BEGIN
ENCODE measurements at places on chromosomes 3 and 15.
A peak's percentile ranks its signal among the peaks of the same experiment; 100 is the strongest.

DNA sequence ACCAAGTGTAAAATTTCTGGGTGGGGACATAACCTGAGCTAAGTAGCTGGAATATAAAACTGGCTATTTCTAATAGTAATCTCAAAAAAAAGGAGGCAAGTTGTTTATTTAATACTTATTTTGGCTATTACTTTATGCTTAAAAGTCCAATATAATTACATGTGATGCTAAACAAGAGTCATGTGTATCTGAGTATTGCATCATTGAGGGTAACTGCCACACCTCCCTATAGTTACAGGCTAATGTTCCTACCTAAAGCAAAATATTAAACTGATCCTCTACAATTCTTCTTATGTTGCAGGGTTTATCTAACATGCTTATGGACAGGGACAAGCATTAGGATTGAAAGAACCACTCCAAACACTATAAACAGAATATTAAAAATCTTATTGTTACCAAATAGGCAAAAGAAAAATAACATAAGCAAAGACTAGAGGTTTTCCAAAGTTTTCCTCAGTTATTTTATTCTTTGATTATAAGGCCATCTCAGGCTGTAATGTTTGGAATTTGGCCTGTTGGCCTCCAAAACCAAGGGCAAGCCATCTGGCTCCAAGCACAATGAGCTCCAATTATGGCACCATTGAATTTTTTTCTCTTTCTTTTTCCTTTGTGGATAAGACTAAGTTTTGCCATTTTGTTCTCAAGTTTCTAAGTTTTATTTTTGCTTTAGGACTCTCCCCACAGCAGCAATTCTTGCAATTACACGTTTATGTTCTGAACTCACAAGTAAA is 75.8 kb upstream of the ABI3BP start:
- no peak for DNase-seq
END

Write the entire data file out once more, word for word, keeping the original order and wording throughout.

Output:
ENCODE measurements at places on chromosomes 3 and 15.
A peak's percentile ranks its signal among the peaks of the same experiment; 100 is the strongest.

DNA sequence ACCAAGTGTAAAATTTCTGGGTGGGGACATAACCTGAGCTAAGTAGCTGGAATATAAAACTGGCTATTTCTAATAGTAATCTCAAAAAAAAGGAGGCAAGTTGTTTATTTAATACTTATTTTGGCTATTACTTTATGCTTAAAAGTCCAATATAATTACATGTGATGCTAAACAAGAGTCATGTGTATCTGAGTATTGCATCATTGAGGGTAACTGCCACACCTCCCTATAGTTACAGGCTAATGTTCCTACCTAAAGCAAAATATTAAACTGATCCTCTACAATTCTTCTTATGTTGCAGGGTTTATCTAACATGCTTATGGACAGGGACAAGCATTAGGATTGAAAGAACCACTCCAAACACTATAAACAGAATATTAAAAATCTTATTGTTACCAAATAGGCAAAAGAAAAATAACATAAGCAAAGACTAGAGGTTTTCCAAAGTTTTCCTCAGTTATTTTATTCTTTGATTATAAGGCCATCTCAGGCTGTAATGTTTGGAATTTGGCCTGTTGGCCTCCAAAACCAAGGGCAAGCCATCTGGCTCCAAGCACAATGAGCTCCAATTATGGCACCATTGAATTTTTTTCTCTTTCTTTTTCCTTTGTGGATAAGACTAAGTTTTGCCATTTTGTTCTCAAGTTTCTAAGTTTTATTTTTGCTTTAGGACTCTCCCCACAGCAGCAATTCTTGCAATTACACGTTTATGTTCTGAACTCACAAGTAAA is 75.8 kb upstream of the ABI3BP start:
- no peak for DNase-seq